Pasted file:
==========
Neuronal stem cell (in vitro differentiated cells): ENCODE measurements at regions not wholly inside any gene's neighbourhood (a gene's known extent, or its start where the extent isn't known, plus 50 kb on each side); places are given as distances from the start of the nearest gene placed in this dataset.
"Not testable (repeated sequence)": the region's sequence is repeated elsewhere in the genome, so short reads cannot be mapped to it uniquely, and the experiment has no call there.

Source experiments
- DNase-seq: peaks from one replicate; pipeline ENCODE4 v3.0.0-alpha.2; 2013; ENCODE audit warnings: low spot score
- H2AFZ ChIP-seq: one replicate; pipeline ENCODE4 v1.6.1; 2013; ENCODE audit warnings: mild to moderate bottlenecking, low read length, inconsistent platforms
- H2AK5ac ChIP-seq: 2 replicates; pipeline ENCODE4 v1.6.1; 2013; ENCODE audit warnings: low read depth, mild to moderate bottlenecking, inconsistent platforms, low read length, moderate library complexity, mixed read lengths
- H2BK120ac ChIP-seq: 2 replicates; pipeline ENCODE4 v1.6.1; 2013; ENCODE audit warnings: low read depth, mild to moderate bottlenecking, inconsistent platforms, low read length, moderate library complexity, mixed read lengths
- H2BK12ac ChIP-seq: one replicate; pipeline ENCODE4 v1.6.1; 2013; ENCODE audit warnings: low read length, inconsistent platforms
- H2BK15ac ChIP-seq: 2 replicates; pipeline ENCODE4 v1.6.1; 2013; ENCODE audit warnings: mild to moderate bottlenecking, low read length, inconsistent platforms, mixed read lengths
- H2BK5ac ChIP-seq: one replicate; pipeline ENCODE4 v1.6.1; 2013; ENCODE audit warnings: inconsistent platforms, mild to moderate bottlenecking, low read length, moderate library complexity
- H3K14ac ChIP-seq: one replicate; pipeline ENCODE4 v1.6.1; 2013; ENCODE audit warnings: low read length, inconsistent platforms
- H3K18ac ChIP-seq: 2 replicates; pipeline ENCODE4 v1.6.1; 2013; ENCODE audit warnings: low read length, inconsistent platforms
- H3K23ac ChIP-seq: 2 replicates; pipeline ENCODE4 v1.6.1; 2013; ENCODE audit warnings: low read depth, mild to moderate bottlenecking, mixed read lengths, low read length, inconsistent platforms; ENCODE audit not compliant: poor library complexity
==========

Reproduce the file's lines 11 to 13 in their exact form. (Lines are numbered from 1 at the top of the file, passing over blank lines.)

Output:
- H3K14ac ChIP-seq: one replicate; pipeline ENCODE4 v1.6.1; 2013; ENCODE audit warnings: low read length, inconsistent platforms
- H3K18ac ChIP-seq: 2 replicates; pipeline ENCODE4 v1.6.1; 2013; ENCODE audit warnings: low read length, inconsistent platforms
- H3K23ac ChIP-seq: 2 replicates; pipeline ENCODE4 v1.6.1; 2013; ENCODE audit warnings: low read depth, mild to moderate bottlenecking, mixed read lengths, low read length, inconsistent platforms; ENCODE audit not compliant: poor library complexity